Ren

~    P a r t   1    ~

Chapter 2

> 1 <

“What the hell…?”

Ren turned so quickly that the skin on his back was stretched, and his gasp matched the one his father had just expressed.  His father was staring at him, wide-eyed and open-mouthed.

Ren felt tears forming in his eyes.  He hadn’t wanted the man to know.  He really hadn’t wanted him to know.

The man took a faltering step into the room, and Ren, angrily wiping the tears from his eyes, yelled, “Don’t!”  His voice was vicious.

“But Ren...” His father stopped and actually took a step backwards.

“Don’t!  Leave me alone!”  Ren, standing his ground, his posture defensive, turned to face the man.

His dad didn’t move, and Ren could see the confusion and horror in his eyes, replaced by awareness and then compassion.  The two of them stood that way for several moments, both eying the other before the man said, “OK.  I’ll go.  We’ll talk when you’re ready.  Uh, just one thing.  Wait a sec.  I’ll be right back.”

Ren did as he was told, and in less than a minute his dad was back, bringing not just the glass of water but two Advil tablets as well.  He offered both the glass and the pills to Ren.  Ren hesitated, then took both and, looking into his father’s eyes, said, so softly it was barely heard, “Thanks.”

His father nodded, then turned, and facing away from his son, said, “If those pills aren’t enough, come get me.”  Without another word he went out and gently closed the door.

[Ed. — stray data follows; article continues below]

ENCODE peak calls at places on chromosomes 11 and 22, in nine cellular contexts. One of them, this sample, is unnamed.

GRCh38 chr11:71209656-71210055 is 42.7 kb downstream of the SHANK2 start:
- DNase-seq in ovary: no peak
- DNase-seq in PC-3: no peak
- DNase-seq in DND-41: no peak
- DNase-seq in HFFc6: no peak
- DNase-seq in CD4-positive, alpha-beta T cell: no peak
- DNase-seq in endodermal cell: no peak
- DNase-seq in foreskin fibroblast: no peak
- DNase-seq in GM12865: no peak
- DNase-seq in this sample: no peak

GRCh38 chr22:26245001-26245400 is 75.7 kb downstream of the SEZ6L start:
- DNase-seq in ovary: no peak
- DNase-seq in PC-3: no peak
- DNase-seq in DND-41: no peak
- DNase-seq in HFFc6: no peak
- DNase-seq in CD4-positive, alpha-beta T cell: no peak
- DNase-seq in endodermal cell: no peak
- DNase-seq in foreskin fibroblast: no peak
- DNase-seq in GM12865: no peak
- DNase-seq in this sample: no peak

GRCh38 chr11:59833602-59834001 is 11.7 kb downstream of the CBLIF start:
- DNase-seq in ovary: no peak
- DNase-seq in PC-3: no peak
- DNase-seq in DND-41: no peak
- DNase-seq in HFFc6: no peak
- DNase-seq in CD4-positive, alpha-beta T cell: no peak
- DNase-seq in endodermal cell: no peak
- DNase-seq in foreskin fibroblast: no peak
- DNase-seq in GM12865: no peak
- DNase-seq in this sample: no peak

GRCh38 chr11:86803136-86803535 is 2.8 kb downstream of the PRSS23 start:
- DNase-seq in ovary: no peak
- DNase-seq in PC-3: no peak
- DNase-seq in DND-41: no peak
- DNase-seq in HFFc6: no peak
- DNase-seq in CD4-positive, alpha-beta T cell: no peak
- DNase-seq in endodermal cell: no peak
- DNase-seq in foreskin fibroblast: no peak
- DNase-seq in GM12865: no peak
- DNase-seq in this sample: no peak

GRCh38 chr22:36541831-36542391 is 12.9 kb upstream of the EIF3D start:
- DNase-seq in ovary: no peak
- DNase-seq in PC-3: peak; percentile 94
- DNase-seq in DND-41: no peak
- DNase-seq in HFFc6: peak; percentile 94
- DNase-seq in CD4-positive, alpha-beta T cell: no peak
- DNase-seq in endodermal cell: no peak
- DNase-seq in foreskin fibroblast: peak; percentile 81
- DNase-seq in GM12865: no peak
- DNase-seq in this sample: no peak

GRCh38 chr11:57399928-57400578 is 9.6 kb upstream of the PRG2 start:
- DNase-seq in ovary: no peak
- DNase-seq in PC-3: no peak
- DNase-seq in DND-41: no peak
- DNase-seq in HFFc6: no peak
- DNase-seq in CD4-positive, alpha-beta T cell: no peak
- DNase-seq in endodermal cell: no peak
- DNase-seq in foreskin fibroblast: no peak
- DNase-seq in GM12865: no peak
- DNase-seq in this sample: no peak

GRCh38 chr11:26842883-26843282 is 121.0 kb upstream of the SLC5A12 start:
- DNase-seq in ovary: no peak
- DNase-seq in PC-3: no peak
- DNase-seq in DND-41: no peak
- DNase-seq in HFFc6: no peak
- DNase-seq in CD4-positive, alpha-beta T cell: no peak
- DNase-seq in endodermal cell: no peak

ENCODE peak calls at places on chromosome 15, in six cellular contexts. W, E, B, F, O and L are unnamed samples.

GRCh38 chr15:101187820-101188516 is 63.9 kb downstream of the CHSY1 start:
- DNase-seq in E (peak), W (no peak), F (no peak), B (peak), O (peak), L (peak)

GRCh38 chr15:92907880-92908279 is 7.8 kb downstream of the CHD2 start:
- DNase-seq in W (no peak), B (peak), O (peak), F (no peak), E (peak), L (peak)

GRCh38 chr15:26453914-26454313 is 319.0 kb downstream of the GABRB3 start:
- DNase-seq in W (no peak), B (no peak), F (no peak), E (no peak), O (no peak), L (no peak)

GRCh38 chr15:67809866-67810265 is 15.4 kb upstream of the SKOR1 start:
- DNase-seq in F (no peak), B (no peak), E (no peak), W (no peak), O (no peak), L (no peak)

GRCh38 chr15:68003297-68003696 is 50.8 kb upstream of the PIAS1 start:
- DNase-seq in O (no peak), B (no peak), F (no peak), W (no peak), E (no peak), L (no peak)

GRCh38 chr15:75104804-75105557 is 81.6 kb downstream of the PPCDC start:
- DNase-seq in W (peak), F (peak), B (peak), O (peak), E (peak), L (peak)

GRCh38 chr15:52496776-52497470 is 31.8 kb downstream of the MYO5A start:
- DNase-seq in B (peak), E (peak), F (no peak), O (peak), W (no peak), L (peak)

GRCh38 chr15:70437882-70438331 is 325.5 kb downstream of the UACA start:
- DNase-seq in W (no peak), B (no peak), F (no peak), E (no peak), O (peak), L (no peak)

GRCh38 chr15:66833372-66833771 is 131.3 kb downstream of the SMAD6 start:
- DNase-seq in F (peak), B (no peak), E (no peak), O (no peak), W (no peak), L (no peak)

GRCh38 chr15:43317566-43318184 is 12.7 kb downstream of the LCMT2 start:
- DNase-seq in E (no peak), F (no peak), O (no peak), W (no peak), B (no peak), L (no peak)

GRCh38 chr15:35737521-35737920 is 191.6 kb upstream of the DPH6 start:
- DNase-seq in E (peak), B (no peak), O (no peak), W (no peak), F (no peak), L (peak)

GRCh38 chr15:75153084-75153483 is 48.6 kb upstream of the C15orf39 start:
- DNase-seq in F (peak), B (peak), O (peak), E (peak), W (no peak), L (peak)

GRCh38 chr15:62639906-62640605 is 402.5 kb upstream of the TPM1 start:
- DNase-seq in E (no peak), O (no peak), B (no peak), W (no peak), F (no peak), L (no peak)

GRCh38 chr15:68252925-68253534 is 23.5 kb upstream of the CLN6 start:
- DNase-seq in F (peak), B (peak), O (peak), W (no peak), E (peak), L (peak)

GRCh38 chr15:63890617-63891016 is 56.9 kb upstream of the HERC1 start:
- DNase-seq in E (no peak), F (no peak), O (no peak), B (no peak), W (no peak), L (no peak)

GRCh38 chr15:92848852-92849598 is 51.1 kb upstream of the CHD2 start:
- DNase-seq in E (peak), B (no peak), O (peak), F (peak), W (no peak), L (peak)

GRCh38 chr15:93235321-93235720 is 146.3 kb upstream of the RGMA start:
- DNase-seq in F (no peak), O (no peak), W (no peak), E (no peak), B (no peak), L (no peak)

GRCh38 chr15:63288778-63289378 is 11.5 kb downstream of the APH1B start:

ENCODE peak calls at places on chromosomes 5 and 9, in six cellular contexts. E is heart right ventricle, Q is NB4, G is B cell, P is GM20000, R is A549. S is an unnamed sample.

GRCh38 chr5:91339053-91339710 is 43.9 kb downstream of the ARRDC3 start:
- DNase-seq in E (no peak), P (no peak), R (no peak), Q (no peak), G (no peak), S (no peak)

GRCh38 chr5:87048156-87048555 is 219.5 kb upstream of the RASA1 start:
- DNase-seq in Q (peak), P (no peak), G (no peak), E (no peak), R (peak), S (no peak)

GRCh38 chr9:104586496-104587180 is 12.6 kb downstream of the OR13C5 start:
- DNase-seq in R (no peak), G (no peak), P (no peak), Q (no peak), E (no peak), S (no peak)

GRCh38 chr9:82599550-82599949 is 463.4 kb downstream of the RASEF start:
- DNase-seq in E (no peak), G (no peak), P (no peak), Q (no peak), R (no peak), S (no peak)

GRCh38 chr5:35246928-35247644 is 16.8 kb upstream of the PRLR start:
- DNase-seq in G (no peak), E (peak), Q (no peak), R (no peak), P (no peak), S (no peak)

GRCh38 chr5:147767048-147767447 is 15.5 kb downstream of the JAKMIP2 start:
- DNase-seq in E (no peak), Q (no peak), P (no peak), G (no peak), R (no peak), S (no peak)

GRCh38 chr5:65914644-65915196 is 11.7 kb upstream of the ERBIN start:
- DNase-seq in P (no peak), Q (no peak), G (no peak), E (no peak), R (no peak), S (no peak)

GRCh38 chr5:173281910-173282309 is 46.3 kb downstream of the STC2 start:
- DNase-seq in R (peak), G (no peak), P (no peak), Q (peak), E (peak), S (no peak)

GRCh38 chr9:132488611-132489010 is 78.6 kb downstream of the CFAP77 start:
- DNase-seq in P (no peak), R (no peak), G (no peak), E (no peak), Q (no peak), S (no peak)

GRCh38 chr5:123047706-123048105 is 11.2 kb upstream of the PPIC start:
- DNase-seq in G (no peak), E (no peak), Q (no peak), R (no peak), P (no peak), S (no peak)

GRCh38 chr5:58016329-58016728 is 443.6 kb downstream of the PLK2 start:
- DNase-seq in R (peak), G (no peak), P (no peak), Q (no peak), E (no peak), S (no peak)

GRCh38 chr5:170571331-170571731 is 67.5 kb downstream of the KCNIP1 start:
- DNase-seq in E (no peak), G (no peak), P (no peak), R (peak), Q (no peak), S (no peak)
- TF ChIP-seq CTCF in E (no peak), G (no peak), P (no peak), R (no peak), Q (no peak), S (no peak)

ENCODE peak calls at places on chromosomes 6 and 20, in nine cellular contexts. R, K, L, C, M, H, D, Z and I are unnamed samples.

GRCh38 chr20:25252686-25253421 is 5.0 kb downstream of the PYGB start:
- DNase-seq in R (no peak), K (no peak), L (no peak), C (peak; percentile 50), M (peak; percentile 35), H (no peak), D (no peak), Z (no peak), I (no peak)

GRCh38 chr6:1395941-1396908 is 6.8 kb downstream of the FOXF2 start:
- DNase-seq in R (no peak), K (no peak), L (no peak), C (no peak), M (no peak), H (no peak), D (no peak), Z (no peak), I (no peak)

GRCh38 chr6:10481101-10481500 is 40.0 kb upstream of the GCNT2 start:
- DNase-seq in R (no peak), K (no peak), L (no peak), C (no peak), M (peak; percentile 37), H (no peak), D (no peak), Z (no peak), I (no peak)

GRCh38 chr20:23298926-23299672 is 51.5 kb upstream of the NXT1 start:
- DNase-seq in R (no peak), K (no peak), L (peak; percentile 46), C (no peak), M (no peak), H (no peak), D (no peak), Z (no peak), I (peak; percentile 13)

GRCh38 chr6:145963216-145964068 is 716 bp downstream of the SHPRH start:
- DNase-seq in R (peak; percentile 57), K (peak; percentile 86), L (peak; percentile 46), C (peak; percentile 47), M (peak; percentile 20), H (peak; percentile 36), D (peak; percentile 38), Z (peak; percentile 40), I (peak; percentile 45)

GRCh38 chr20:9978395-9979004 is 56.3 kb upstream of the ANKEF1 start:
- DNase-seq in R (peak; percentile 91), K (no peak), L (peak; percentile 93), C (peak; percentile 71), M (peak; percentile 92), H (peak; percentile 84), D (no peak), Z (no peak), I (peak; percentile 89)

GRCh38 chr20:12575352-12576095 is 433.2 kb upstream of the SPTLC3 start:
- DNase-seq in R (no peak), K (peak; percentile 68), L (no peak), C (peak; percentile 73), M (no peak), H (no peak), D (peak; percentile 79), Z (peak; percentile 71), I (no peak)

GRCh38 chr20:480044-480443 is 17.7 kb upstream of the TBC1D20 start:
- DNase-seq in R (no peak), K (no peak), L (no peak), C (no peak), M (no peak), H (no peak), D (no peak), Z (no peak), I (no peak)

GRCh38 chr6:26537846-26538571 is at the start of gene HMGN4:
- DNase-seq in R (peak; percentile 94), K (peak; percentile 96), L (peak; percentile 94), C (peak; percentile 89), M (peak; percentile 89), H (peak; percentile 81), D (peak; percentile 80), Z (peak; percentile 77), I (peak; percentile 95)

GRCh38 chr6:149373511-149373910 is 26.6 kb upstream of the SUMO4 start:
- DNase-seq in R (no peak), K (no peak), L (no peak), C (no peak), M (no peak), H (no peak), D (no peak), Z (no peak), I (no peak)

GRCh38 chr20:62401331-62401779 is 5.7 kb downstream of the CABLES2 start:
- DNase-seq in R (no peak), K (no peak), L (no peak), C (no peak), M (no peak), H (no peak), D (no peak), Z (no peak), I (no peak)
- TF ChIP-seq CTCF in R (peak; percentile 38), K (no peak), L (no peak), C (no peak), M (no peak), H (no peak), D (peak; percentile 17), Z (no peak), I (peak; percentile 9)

Ren looked at the pills in his hand, then quickly put them in his mouth and downed them with a large swallow of water.  In less than two minutes he was in bed and fast asleep.

> 2 <

Bright sunlight streaming into the room woke Ren.  He started to stretch but quickly felt a tug against his welts and stopped.  He was surprised he’d slept as well as he had, considering how much pain he’d endured in the train and even riding in his father’s truck.  The pills and his overall exhaustion must have been why he slept so soundly, he decided. 

He noted he was much less sore this morning.  Maybe he wouldn’t have that to be thinking about that so much today.  Either way, sore or better, there was nothing he could do to change it.

He got out of bed, knowing the bathroom was the first place he needed to go.  He opened the door cautiously and, seeing the hallway empty, trotted across the hall and through the door, closing it behind him.